1167 | in the definition of the Farey series), | ||

1168 | but also by $h_{MAX}$ (the maximum numerator | ||

1169 | that may be chosen). Typically, $h_{MAX}$ exists as a constraint | ||

1170 | because a machine multiplication instruction is limited in the size of the | ||

1171 | operands it can accomodate; and $k_{MAX}$ exists as a constraint because | ||

1172 | a machine division instruction is limited in the size of the divisor | ||

1173 | it can accomodate. | ||

1174 | |||

1175 | In practice, the rational numbers that may be used for rational | ||

1176 | approximation represent a rectangular region of the integer | ||

1177 | lattice---all $(k,h):$ $h \leq h_{MAX} \wedge k \leq k_{MAX}$ | ||

1178 | (Figs. \ref{fig:cfry0:ili0:00}, \ref{fig:cfry0:chk0:01}). | ||

1179 | |||

1180 | Fig. \ref{fig:cfry0:ili0:00} supplies a graphical | ||

1181 | interpretation of all rational numbers | ||

1182 | that can be formed with constraints $h \leq h_{MAX} = 3$ | ||

1183 | and $k \leq k_{MAX} = 5$. Each point of the integer lattice | ||

1184 | shown in the figure is a rational number, not necessarily | ||

1185 | irreducible. Because under this graphical interpretation | ||

1186 | a rational number is irreducible iff it can be reached | ||

1187 | by a ray from the origin with no intervening rational numbers, | ||

1188 | it is clear that the complete ordered set of irreducible | ||

1189 | rational numbers that can be formed under the | ||

1190 | constraints $h \leq h_{MAX}$ and $k \leq k_{MAX}$ | ||

1191 | can be obtained graphically by sweeping a ray from | ||

1192 | the origin through the angles $0 \leq \theta < \pi/2$, | ||

1193 | recording each point directly visible from the origin. | ||

1194 | This graphical construction process is illustrated | ||

1195 | in Fig. \ref{fig:cfry0:chk0:01}. | ||

1196 | |||

1197 | From the graphical construction process shown in | ||

1198 | Fig. \ref{fig:cfry0:chk0:01}, it can be seen that the | ||

1199 | set of irreducible rational numbers that can be formed | ||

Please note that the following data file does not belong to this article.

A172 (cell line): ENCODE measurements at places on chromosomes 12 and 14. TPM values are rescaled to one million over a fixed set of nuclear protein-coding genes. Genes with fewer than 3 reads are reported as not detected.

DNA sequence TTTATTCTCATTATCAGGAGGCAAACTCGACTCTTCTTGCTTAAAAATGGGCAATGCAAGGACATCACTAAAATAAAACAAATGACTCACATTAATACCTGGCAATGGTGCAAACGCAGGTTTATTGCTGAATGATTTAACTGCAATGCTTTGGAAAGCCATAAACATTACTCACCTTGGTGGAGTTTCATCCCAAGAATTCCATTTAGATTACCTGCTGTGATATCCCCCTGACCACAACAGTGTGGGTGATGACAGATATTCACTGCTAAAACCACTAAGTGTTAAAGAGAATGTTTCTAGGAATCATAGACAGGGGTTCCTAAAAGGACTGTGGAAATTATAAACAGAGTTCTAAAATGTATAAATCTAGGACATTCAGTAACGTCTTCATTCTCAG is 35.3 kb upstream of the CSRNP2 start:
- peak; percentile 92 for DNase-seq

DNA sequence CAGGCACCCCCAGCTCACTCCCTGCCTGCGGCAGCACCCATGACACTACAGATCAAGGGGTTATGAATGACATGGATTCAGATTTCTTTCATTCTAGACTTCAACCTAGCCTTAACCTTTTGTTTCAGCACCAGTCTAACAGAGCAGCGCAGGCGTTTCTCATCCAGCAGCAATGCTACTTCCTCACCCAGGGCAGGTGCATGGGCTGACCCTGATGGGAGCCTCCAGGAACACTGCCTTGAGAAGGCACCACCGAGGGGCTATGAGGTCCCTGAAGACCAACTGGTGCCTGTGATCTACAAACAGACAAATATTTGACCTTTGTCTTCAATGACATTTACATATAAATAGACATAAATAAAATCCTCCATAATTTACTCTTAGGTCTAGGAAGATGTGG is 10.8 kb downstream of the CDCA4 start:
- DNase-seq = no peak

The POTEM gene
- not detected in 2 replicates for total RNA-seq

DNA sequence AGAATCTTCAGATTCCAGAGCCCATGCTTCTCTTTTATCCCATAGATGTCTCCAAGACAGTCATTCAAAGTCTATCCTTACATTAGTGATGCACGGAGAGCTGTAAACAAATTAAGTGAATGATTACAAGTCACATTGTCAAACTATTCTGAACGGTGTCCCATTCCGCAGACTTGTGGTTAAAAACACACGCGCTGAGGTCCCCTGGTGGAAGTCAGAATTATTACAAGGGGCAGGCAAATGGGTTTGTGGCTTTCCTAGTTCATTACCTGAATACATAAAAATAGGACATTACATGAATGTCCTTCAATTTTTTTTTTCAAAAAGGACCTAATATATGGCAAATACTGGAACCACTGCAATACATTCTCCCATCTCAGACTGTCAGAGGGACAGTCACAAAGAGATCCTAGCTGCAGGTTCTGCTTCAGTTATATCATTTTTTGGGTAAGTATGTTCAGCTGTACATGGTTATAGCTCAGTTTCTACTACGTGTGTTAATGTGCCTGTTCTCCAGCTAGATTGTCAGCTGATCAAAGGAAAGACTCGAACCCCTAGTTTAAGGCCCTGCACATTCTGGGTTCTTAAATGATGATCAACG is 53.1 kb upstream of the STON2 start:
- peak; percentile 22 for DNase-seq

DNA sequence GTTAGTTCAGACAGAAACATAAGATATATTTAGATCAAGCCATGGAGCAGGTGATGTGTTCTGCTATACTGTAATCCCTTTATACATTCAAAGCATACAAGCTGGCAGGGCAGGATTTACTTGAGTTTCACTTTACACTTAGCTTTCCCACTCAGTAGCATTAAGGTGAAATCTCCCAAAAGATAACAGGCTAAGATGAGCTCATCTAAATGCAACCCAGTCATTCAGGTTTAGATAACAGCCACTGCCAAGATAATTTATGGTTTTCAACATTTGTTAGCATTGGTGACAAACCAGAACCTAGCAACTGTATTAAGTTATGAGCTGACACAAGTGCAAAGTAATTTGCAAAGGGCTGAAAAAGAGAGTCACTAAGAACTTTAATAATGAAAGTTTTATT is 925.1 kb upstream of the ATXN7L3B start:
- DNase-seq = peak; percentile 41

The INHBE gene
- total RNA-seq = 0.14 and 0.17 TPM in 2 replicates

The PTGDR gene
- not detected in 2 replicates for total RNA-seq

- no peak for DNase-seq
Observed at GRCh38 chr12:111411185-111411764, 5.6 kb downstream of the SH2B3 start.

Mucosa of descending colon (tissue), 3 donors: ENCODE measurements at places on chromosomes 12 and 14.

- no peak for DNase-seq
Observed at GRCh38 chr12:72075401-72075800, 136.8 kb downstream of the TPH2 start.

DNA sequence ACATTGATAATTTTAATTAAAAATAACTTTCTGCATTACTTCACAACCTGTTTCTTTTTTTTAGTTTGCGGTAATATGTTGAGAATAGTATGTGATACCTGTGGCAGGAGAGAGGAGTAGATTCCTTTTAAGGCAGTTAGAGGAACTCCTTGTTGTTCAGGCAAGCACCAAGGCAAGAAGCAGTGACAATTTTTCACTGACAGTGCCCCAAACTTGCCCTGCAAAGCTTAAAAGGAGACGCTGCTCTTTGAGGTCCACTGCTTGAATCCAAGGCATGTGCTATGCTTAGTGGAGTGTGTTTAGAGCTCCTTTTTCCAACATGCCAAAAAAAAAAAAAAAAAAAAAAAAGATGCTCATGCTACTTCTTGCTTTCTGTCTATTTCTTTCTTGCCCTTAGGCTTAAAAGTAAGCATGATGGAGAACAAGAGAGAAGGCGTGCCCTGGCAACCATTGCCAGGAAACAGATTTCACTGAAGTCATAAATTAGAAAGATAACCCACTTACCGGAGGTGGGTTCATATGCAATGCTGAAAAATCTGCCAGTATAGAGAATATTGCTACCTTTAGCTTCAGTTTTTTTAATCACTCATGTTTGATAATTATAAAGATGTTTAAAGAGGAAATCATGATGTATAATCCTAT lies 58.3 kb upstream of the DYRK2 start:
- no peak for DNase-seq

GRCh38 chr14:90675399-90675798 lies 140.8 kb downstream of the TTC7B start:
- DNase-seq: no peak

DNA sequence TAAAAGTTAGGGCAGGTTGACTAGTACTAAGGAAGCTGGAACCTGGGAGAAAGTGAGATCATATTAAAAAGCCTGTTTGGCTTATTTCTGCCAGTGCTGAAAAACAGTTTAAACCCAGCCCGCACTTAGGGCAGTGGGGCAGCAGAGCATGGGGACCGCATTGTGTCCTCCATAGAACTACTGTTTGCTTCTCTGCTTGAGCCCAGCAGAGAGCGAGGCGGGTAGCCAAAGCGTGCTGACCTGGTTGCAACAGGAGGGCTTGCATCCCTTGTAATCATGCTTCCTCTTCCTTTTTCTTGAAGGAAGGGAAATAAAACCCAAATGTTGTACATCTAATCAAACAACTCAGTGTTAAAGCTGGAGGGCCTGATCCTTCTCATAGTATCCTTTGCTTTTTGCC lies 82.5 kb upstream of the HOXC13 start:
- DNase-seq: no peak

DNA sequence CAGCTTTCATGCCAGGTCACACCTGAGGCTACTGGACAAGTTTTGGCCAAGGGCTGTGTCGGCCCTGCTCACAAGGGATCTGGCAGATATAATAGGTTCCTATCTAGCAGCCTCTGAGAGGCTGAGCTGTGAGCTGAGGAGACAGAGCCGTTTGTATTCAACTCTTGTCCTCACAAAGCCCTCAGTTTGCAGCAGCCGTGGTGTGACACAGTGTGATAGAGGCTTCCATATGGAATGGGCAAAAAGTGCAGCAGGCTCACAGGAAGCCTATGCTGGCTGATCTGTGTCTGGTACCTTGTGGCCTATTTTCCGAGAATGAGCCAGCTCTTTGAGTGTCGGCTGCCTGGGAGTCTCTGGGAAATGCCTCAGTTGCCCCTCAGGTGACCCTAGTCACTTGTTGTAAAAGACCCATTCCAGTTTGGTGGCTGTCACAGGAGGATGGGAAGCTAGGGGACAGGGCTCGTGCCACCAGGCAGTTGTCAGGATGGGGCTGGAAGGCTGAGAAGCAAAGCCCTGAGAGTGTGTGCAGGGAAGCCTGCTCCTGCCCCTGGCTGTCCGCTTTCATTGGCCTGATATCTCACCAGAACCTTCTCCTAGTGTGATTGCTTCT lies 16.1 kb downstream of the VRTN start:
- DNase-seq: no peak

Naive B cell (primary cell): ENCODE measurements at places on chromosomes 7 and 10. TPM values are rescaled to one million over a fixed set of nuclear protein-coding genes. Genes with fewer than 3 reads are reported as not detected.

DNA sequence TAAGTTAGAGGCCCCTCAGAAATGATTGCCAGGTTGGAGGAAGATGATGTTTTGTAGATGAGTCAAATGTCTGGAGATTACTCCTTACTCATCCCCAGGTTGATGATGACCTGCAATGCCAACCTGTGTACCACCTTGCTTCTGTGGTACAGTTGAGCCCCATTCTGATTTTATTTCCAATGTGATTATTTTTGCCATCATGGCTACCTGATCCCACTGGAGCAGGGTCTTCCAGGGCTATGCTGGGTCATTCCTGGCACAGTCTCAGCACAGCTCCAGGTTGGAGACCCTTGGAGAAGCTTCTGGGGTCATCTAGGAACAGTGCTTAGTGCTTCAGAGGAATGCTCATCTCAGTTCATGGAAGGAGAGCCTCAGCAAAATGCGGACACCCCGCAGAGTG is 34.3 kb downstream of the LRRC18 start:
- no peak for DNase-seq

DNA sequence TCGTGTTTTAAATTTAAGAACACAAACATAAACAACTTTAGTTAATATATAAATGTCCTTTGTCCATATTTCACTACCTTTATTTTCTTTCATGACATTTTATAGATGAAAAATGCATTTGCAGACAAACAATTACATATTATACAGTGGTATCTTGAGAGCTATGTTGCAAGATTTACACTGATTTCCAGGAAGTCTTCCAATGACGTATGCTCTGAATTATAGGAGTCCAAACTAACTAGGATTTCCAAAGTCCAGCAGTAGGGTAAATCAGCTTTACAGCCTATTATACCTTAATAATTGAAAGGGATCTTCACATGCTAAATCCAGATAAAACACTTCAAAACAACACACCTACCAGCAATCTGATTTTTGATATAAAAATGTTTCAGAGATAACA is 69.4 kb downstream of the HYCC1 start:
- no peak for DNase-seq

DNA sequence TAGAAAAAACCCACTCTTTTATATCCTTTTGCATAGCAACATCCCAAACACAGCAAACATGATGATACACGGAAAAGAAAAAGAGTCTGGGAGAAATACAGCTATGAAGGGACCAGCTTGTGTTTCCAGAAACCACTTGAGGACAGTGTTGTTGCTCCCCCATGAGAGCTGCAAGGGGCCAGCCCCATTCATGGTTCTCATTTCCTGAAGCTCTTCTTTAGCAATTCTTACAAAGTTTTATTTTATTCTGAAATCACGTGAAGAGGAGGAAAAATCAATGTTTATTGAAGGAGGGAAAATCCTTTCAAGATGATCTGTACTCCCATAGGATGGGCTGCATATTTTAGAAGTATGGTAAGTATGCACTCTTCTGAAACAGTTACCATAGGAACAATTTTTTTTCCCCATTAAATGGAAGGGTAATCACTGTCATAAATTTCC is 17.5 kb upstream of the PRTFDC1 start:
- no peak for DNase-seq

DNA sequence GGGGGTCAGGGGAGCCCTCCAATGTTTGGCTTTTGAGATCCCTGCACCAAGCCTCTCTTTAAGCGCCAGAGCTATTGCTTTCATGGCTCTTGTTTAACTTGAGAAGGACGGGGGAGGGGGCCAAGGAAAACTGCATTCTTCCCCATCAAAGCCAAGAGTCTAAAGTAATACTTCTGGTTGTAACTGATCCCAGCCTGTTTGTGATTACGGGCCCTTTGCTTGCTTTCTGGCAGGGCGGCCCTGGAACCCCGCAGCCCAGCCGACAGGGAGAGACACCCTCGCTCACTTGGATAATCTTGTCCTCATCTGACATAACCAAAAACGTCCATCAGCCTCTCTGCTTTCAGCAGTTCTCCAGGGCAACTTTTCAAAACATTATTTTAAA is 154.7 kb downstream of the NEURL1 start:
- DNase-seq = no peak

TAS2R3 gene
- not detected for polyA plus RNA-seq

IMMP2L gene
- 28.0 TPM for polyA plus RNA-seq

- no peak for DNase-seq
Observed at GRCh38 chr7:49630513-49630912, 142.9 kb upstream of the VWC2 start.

1200 | subject to the constraints | ||

1201 | $h \leq h_{MAX} \wedge k \leq k_{MAX}$ is: | ||

1202 | |||

1203 | \begin{equation} | ||

1204 | \left\{ { \frac{0}{1}, \frac{1}{5}, \frac{1}{4}, | ||

1205 | \frac{1}{3}, \frac{2}{5}, \frac{1}{2}, | ||

1206 | \frac{3}{5}, | ||

1207 | \frac{2}{3}, \frac{3}{4}, \frac{1}{1}, | ||

1208 | \frac{3}{2}, \frac{2}{1}, \frac{3}{1} } \right\} . | ||

1209 | \end{equation} | ||

1210 | |||

1211 | We denote the ordered set of irreducible rational | ||

1212 | numbers that can be formed subject to the | ||

1213 | constraints $h \leq h_{MAX} \wedge k \leq k_{MAX}$ as | ||

1214 | $F_{k_{MAX}, \overline{h_{MAX}}}$.\footnote{Notationally, | ||

1215 | in general, | ||

1216 | we use an overbar on the order of a Farey series to | ||

1217 | denote that the terms are inverted and reversed in order. | ||

1218 | For example, $F_3 = \{ 0/1, 1/3, 1/2, \ldots \}$, but | ||

1219 | $F_{\overline{3}} = \{ \ldots , 2/1, 3/1 \}$. Notation | ||

1220 | such as $F_{A, \overline{B}}$ is an extension of that convention.} | ||

1221 | |||

1222 | There are three important questions to be asked about | ||

1223 | the series $F_{k_{MAX}, \overline{h_{MAX}}}$: | ||

1224 | |||

1225 | \begin{itemize} | ||

1226 | \item What are the smallest and largest rational numbers in | ||

1227 | $F_{k_{MAX}, \overline{h_{MAX}}}$? | ||

1228 | (This question is easy: the smallest two rational numbers | ||

1229 | in $F_{k_{MAX}, \overline{h_{MAX}}}$ are $0/1$ | ||

1230 | and $1/k_{MAX}$, and the largest rational number | ||

1231 | is $h_{MAX}/1$.) | ||

1232 | |||

1233 | \item How do we construct $F_{k_{MAX}, \overline{h_{MAX}}}$? | ||

1234 | |||

1235 | \item If we desire to approximate a real number | ||

1236 | $r_I$, $r_{IMIN} \leq r_I \leq r_{IMAX}$, | ||

1237 | using a rational number selected from | ||

1238 | $F_{k_{MAX}, \overline{h_{MAX}}}$, how large might | ||

1239 | the error $| h/k - r_I |$ be? | ||

1240 | \end{itemize} | ||

1241 | |||

1242 | |||

1243 | \subsection[Construction Of $F_{k_{MAX},\overline{h_{MAX}}}$] | ||

1244 | {Construction Of \mbox{\boldmath $F_{k_{MAX},\overline{h_{MAX}}}$}} | ||

1245 | |||

1246 | \index{FKMAXHMAX@$F_{k_{MAX}, \overline{h_{MAX}}}$!construction of} | ||